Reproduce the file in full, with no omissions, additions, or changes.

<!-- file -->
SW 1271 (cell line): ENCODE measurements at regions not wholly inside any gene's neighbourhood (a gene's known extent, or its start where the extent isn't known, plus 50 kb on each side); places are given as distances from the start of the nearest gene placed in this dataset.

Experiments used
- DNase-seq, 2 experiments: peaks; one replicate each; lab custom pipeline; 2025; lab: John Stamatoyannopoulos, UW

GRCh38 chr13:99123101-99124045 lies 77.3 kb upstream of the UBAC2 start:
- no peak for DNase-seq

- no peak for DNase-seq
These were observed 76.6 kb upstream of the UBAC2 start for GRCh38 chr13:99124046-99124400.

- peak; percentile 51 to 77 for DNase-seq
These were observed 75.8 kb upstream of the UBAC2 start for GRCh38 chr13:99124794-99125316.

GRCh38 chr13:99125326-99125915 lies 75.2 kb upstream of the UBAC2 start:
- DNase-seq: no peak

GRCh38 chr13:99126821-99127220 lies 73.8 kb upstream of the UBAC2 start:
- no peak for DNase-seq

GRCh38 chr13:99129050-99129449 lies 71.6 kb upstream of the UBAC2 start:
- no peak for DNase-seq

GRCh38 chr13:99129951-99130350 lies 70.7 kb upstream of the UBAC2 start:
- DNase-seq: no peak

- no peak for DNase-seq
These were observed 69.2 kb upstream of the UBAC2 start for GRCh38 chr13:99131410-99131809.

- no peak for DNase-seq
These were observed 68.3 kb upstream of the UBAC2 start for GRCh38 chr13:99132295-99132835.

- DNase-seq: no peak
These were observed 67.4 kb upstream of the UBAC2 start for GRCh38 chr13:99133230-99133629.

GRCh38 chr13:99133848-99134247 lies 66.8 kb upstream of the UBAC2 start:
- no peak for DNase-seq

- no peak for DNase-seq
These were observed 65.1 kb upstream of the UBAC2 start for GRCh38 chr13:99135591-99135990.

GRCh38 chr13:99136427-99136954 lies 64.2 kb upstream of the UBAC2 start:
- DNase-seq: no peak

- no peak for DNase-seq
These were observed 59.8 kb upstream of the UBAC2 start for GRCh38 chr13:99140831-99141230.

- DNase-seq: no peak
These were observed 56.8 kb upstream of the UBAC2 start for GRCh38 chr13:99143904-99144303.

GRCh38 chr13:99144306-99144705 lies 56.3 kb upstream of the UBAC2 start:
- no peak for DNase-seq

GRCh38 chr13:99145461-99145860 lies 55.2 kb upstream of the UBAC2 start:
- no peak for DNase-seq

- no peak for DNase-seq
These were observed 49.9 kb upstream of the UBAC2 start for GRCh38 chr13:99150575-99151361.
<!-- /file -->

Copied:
SW 1271 (cell line): ENCODE measurements at regions not wholly inside any gene's neighbourhood (a gene's known extent, or its start where the extent isn't known, plus 50 kb on each side); places are given as distances from the start of the nearest gene placed in this dataset.

Experiments used
- DNase-seq, 2 experiments: peaks; one replicate each; lab custom pipeline; 2025; lab: John Stamatoyannopoulos, UW

GRCh38 chr13:99123101-99124045 lies 77.3 kb upstream of the UBAC2 start:
- no peak for DNase-seq

- no peak for DNase-seq
These were observed 76.6 kb upstream of the UBAC2 start for GRCh38 chr13:99124046-99124400.

- peak; percentile 51 to 77 for DNase-seq
These were observed 75.8 kb upstream of the UBAC2 start for GRCh38 chr13:99124794-99125316.

GRCh38 chr13:99125326-99125915 lies 75.2 kb upstream of the UBAC2 start:
- DNase-seq: no peak

GRCh38 chr13:99126821-99127220 lies 73.8 kb upstream of the UBAC2 start:
- no peak for DNase-seq

GRCh38 chr13:99129050-99129449 lies 71.6 kb upstream of the UBAC2 start:
- no peak for DNase-seq

GRCh38 chr13:99129951-99130350 lies 70.7 kb upstream of the UBAC2 start:
- DNase-seq: no peak

- no peak for DNase-seq
These were observed 69.2 kb upstream of the UBAC2 start for GRCh38 chr13:99131410-99131809.

- no peak for DNase-seq
These were observed 68.3 kb upstream of the UBAC2 start for GRCh38 chr13:99132295-99132835.

- DNase-seq: no peak
These were observed 67.4 kb upstream of the UBAC2 start for GRCh38 chr13:99133230-99133629.

GRCh38 chr13:99133848-99134247 lies 66.8 kb upstream of the UBAC2 start:
- no peak for DNase-seq

- no peak for DNase-seq
These were observed 65.1 kb upstream of the UBAC2 start for GRCh38 chr13:99135591-99135990.

GRCh38 chr13:99136427-99136954 lies 64.2 kb upstream of the UBAC2 start:
- DNase-seq: no peak

- no peak for DNase-seq
These were observed 59.8 kb upstream of the UBAC2 start for GRCh38 chr13:99140831-99141230.

- DNase-seq: no peak
These were observed 56.8 kb upstream of the UBAC2 start for GRCh38 chr13:99143904-99144303.

GRCh38 chr13:99144306-99144705 lies 56.3 kb upstream of the UBAC2 start:
- no peak for DNase-seq

GRCh38 chr13:99145461-99145860 lies 55.2 kb upstream of the UBAC2 start:
- no peak for DNase-seq

- no peak for DNase-seq
These were observed 49.9 kb upstream of the UBAC2 start for GRCh38 chr13:99150575-99151361.